Why You Shouldn’t Give Up Carbs
Bread is not evil. Rebecca Matthews on Unsplash.
Every January, many people will resolve to lose weight, get fitter, or improve themselves in some other way. With those resolutions often come dietary restrictions or fad diets (which people often implement blindly because they saw someone else following the same plan). Low-carb and keto diets become especially popular around the New Year because like fats, carbs have a bad rap. However, you shouldn’t give up carbs as part of your 2021 resolutions — here’s why.
- Carbs provide quick fuel
While fats technically provide more energy per gram (nine calories per gram versus the four calories per gram from carbs), carbohydrates provide the quickest energy. Your body can break down carbs faster than it can break down fat or protein, which is how carbs get their reputation of being a great pre-workout food.
- Carbs replenish fuel reserves
It’s time to end the fear of carbs. Wilfred Wong on Unsplash.
Your muscles contain a substance called glycogen, a stored form of carbohydrates. Your muscles release glycogen when your body requires more fuel than what’s available in your bloodstream as glucose, and eating carbohydrates replenishes glycogen stores lost through exercise. If you don’t eat carbs, your glycogen stores will deplete, but your body will eventually learn how to burn fat instead (the interim is often called the “keto flu”). Keeping your glycogen stores full is the most efficient way to fuel your body for exercise, especially high-volume or endurance-based exercise.
- Carbs provide essential nutrients
If you completely cut out carbs, you can put yourself at risk for nutrient deficiencies if you don’t get certain nutrients from other foods. For example, carbohydrate-rich foods including sweet potatoes, rice, quinoa, and starchy vegetables contain a range of nutrients, such as vitamins A and B and minerals like magnesium.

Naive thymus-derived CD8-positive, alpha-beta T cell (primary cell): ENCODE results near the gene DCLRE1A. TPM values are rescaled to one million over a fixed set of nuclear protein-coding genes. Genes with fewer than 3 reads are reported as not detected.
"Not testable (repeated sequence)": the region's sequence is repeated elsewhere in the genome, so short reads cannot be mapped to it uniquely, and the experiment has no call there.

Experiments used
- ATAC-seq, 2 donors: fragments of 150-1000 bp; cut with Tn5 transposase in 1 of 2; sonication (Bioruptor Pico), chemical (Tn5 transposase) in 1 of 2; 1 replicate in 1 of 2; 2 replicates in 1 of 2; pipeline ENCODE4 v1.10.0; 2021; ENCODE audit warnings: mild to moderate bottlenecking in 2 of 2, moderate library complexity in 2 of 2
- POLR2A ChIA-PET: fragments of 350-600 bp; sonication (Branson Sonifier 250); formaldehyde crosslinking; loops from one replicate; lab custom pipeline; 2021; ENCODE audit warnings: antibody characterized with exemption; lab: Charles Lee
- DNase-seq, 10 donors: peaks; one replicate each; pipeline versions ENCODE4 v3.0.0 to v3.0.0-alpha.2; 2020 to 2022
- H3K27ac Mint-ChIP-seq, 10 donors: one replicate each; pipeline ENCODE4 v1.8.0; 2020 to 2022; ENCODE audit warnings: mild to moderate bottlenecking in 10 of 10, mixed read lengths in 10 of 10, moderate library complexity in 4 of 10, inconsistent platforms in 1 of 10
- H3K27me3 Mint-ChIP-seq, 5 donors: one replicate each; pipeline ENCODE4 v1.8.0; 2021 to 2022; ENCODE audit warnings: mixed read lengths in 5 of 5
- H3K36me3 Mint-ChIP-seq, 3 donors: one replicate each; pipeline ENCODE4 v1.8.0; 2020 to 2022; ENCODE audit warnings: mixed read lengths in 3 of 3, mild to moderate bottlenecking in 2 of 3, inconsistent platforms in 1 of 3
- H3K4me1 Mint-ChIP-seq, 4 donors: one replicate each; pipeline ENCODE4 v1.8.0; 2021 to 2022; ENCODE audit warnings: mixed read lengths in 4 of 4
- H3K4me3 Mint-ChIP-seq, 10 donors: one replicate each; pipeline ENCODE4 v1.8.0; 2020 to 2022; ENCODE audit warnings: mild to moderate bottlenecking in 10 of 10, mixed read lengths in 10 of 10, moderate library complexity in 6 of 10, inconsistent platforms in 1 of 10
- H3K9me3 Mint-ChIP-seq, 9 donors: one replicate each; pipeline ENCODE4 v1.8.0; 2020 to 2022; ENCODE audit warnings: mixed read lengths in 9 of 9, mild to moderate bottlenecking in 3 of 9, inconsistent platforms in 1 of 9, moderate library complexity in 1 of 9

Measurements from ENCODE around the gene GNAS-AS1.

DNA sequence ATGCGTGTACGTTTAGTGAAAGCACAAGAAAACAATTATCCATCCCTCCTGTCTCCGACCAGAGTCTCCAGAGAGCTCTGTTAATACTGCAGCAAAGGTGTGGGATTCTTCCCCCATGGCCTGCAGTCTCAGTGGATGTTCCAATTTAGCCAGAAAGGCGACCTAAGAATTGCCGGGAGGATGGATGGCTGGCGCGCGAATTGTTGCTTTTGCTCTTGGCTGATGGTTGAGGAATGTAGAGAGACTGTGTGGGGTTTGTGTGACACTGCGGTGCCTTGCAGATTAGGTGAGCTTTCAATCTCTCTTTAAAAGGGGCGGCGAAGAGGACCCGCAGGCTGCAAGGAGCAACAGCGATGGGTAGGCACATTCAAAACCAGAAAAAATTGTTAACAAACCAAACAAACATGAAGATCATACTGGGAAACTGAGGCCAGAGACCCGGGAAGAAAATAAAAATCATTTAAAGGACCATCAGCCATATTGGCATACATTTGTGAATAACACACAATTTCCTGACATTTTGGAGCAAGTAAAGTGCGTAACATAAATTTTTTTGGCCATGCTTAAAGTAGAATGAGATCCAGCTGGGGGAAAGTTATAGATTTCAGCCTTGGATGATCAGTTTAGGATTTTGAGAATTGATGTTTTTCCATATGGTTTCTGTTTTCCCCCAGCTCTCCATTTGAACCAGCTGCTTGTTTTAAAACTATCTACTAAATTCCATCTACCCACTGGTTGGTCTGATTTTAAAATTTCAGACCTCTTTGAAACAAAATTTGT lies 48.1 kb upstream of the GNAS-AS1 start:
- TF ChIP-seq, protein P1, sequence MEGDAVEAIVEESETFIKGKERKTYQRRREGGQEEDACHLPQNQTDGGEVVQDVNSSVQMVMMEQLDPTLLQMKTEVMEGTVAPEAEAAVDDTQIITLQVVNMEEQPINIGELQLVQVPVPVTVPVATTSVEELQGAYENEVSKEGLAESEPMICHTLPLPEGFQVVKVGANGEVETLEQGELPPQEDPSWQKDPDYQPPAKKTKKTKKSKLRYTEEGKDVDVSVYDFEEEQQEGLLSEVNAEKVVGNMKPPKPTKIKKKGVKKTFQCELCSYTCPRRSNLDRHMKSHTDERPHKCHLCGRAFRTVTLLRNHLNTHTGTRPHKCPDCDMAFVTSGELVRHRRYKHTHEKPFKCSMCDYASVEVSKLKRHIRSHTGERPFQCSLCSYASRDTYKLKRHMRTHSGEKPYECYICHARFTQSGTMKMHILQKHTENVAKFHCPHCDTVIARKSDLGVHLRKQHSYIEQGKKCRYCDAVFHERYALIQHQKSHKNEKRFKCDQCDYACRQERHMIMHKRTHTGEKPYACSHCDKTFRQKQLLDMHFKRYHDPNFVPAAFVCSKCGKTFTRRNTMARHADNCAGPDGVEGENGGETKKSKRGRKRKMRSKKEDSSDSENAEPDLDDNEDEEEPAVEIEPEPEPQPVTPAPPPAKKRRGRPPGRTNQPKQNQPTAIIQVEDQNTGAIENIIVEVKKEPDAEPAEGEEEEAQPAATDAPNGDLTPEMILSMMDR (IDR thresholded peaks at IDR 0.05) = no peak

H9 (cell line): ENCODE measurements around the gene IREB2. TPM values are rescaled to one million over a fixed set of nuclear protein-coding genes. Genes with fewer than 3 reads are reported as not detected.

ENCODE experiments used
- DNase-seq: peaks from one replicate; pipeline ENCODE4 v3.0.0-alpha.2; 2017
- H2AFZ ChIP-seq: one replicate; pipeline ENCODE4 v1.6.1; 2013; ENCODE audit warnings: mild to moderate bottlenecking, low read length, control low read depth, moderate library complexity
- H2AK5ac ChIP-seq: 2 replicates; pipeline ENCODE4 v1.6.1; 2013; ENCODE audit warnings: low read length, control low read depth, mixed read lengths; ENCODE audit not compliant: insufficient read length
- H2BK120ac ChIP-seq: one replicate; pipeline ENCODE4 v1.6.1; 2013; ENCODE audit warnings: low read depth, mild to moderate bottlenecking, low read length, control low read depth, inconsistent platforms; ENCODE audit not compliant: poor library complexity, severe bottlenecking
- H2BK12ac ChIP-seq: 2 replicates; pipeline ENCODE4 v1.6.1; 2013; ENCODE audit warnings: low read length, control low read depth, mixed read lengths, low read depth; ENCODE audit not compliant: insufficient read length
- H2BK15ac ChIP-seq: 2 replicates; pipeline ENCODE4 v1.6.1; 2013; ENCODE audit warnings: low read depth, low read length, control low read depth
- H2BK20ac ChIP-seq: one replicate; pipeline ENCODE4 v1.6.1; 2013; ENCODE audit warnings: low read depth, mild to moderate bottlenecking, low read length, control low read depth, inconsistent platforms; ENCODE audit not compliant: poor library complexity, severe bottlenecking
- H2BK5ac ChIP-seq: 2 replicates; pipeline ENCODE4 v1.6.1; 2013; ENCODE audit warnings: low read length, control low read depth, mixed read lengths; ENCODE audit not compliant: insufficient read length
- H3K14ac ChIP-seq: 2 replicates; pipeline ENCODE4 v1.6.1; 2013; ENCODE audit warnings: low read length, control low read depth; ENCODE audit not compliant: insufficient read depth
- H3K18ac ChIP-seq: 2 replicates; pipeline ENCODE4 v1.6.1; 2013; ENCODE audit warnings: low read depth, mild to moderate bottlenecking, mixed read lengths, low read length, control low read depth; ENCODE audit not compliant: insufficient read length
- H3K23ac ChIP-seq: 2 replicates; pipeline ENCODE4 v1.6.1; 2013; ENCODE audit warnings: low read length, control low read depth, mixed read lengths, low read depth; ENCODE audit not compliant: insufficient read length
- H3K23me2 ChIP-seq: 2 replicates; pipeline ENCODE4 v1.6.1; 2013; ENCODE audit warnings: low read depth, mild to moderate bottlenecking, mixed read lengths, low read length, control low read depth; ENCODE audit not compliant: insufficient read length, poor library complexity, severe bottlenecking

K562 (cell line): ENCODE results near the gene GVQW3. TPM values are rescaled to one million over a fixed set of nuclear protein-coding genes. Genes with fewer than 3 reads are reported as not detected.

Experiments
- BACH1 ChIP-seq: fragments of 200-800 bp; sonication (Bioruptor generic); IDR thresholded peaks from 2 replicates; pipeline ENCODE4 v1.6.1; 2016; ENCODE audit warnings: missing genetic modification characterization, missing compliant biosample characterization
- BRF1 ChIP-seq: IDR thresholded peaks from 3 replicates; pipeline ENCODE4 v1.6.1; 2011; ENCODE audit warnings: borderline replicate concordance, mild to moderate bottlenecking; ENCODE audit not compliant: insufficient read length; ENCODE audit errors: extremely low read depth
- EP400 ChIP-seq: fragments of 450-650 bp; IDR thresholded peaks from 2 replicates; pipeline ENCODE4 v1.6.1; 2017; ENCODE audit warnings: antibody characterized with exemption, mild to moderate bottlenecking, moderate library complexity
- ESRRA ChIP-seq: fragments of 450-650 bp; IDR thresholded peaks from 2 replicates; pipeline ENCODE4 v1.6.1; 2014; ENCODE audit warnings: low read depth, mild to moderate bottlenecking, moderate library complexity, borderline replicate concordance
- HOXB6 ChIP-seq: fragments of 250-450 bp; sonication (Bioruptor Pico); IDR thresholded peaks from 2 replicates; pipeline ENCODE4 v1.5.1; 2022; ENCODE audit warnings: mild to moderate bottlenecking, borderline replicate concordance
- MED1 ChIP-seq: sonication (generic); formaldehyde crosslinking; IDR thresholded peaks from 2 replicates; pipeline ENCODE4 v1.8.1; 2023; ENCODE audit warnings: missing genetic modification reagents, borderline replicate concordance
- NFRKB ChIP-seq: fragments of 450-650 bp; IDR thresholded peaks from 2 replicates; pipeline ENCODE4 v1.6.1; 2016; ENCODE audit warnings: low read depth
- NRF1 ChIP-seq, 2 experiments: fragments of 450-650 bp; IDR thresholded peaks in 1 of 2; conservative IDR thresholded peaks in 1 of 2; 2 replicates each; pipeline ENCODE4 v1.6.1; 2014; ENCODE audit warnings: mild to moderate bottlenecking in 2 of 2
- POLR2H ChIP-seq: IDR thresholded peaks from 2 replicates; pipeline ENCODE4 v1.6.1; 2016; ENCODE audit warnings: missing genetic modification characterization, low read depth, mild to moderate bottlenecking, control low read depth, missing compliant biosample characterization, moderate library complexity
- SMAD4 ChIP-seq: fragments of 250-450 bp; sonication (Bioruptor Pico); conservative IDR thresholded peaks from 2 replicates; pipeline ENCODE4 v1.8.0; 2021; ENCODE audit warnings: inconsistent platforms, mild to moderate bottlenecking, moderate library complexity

- Complex carbs keep you full
Carbs like these provide energy and nutrients, and they keep you full. Markus Spiske on Unsplash.
Complex carbohydrates are those that contain fiber and starch, versus simple carbohydrates which just contain sugar. Generally, the more complex the carb, the longer it will keep you full. If you’re trying to lose weight, eating a diet rich in complex carbs can help with appetite control. Complex carbs include foods like whole-grain bread and rice, ancient grains like amaranth, most vegetables, fiber-rich fruits such as apples and berries, and beans. Nuts and seeds also contain complex carbs, although they’re more of a fat source than a carb source.
- Carbs support healthy digestion
A low-fat diet might leave you looking like the fittest person on earth, but is it worth it if you’re dealing with chronic digestion issues? Many people fare just fine on a low-carb diet, but others find themselves with constipation, cramping, and other unpleasant symptoms. Complex carbohydrates support your digestive tract and your microbiome by providing fiber and prebiotics.
Choosing the right carbs for your goals
All carbs can fit into a healthy diet. Christopher Ott on Unsplash.
Nix the idea that there are “good” and “bad” carbs. All types of carbohydrates serve a purpose. Some types are more nutrient-dense than other types — that’s all. All types of carbs can fit into a healthy diet when eaten for the right purposes.
Your body breaks down sugar from candy and sugar from a banana just the same. Your body turns pasta and brown rice into the same thing. It all ends up as sugar. What matters is how, when, and in what quantities you eat these foods. For instance, your body can utilize the carbs in candy if you eat the candy shortly before you work out. Your body can’t utilize that energy as efficiently if you eat the candy and then plop on the couch for three hours.
On the flip side, your body can’t break down complex carbs like those found in whole grains as easily as it can break down simple carbs. So, if you need a very quick source of fuel (such as in the middle of a workout), candy can benefit you more than fibrous carbs.
If you feel overwhelmed about nutrition for fitness, ask your local World Gym what nutrition and training services they offer.